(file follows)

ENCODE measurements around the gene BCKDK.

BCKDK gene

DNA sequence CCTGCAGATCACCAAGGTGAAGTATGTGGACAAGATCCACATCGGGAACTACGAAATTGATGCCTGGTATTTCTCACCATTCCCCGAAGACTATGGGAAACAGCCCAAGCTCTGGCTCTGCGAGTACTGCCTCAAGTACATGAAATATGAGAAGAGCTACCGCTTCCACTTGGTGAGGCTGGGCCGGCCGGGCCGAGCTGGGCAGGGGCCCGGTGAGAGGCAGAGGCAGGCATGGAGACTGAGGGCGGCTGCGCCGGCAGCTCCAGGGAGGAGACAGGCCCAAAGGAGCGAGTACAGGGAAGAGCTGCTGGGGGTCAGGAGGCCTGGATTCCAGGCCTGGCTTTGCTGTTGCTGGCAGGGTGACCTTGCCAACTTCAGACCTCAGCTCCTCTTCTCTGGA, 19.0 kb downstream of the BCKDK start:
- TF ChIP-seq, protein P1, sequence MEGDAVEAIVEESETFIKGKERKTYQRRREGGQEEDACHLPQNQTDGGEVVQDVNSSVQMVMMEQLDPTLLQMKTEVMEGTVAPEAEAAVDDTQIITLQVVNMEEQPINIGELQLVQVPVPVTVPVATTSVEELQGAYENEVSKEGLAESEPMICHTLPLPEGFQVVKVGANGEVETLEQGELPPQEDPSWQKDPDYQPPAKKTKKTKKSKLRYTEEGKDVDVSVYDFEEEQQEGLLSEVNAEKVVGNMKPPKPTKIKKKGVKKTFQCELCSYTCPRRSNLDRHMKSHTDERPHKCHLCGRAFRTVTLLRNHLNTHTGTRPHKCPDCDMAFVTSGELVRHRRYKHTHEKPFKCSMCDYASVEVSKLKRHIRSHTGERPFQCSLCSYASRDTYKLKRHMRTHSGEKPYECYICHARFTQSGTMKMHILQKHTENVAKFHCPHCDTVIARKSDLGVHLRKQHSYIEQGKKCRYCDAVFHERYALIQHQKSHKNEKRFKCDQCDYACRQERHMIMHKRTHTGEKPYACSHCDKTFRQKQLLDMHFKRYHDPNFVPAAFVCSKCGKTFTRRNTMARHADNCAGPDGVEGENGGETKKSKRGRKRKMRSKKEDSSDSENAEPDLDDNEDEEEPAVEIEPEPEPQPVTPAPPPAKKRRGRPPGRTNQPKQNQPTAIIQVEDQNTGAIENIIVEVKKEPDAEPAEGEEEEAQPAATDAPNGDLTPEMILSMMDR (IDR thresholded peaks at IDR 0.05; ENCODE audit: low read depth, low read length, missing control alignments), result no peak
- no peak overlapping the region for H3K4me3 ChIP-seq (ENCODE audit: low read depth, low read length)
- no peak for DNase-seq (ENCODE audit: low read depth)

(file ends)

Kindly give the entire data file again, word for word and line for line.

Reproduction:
ENCODE measurements around the gene BCKDK.

BCKDK gene

DNA sequence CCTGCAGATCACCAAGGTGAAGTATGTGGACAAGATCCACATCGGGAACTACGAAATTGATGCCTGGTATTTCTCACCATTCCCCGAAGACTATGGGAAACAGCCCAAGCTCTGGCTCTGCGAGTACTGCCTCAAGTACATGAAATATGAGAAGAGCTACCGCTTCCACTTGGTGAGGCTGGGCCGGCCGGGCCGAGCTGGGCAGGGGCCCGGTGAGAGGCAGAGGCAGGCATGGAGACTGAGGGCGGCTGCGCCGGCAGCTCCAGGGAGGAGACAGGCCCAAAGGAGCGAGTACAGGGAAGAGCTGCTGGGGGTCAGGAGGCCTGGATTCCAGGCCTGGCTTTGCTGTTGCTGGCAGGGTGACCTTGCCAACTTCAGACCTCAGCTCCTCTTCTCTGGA, 19.0 kb downstream of the BCKDK start:
- TF ChIP-seq, protein P1, sequence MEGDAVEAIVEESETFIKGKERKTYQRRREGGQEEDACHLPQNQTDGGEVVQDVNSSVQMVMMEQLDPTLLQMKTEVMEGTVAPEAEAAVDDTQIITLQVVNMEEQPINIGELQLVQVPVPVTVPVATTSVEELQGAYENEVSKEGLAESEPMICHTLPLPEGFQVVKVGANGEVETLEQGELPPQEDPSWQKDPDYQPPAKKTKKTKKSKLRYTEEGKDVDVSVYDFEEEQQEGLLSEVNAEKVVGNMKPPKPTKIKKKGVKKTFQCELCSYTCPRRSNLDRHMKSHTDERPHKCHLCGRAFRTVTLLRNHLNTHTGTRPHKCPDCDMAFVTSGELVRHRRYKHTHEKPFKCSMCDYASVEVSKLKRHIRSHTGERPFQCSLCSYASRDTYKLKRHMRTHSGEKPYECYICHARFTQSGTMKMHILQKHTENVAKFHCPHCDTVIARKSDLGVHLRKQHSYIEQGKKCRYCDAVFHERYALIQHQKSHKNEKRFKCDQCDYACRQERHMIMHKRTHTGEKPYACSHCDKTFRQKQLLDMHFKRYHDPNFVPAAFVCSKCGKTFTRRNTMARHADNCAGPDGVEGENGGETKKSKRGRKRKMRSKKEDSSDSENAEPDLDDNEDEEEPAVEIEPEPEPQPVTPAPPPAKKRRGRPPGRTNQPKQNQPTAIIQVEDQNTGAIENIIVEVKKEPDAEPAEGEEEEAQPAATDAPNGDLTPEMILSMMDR (IDR thresholded peaks at IDR 0.05; ENCODE audit: low read depth, low read length, missing control alignments), result no peak
- no peak overlapping the region for H3K4me3 ChIP-seq (ENCODE audit: low read depth, low read length)
- no peak for DNase-seq (ENCODE audit: low read depth)